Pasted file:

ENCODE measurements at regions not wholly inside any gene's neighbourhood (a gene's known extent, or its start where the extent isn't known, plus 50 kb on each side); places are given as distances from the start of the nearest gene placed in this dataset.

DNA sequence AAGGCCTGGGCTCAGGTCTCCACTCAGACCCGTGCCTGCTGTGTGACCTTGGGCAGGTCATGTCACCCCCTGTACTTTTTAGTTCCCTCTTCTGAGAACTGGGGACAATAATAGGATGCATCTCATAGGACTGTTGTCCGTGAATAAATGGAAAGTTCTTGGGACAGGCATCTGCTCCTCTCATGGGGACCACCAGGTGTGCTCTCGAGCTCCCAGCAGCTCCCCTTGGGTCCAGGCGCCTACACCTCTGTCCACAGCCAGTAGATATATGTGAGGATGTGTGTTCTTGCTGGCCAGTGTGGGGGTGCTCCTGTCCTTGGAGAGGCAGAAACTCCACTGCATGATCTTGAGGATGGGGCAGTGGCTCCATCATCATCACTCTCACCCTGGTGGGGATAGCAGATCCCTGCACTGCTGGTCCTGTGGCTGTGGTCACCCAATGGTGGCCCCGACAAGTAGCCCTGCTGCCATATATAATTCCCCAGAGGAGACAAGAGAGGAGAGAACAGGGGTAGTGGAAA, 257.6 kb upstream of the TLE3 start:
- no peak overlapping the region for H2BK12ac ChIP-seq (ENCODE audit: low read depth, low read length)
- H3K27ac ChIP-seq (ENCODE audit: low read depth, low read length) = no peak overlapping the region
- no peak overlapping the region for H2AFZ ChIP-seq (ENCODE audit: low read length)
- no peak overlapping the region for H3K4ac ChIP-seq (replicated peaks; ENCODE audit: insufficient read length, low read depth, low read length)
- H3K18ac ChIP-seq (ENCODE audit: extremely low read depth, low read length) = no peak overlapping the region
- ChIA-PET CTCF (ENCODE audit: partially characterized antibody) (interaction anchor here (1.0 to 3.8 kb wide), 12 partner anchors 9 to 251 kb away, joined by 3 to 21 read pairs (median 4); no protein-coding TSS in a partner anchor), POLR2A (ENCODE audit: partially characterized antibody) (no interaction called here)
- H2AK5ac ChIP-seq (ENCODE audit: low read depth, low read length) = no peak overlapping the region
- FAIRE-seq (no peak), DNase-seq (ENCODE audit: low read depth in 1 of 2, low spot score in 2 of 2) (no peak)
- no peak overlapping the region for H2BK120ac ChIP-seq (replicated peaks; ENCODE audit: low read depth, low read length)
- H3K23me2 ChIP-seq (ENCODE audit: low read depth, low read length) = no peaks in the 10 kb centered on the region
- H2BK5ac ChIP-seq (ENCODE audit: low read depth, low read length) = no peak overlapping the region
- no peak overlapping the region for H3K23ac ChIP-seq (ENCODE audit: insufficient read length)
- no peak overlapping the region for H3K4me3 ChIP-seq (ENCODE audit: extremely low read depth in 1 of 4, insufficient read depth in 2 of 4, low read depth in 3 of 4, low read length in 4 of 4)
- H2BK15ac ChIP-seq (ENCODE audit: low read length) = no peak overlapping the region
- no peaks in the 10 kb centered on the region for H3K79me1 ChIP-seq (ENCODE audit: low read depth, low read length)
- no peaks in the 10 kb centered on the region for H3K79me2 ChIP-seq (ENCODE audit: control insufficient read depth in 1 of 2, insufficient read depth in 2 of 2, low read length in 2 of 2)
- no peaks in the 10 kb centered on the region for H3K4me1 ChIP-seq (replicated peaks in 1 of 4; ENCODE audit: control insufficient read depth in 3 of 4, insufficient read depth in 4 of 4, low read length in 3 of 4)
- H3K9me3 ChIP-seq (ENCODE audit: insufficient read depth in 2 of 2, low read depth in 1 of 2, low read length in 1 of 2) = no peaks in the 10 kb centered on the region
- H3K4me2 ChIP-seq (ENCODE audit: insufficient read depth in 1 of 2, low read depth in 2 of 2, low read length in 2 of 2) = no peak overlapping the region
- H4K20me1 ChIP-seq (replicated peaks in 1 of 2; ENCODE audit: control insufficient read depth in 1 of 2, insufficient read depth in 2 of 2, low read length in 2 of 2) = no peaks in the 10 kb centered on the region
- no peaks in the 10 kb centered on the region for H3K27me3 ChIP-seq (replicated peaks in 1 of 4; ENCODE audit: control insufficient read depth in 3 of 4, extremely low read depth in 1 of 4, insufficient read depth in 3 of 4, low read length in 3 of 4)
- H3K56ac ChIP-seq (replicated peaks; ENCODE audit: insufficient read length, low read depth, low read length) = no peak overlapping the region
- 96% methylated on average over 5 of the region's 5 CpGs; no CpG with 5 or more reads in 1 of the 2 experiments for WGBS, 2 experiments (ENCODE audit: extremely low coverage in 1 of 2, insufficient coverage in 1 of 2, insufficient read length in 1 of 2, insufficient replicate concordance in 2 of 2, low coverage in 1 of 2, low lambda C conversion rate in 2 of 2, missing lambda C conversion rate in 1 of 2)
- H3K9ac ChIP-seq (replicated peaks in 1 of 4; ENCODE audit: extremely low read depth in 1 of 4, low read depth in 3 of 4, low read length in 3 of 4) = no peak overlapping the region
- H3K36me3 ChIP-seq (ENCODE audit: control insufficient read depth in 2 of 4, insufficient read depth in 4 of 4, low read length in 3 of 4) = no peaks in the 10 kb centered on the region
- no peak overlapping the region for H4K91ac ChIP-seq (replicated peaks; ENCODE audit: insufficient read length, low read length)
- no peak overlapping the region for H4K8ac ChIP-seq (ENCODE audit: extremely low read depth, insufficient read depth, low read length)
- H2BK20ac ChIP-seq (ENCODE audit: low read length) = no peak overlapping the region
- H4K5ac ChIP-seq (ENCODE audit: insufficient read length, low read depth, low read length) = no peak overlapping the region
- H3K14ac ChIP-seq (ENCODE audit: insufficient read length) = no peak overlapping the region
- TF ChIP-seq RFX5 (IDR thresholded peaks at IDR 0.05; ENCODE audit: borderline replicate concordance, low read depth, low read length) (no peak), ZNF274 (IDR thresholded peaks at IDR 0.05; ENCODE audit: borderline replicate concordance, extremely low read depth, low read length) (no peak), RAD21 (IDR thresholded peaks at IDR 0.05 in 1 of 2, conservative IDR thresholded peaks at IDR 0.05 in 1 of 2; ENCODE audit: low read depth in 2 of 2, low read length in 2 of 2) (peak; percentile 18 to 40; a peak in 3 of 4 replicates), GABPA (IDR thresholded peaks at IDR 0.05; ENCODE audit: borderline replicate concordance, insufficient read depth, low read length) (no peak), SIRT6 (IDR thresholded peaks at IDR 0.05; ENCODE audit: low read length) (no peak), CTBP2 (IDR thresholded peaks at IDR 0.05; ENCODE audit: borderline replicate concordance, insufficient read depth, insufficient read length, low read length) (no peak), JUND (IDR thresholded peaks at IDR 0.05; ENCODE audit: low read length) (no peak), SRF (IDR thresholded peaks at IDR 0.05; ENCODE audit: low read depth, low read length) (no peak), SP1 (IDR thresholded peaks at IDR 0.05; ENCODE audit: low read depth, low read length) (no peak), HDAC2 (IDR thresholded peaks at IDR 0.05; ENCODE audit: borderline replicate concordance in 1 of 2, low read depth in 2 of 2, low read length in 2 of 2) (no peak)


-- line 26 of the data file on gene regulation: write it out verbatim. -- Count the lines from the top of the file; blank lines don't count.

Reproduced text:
- H3K9ac ChIP-seq (replicated peaks in 1 of 4; ENCODE audit: extremely low read depth in 1 of 4, low read depth in 3 of 4, low read length in 3 of 4) = no peak overlapping the region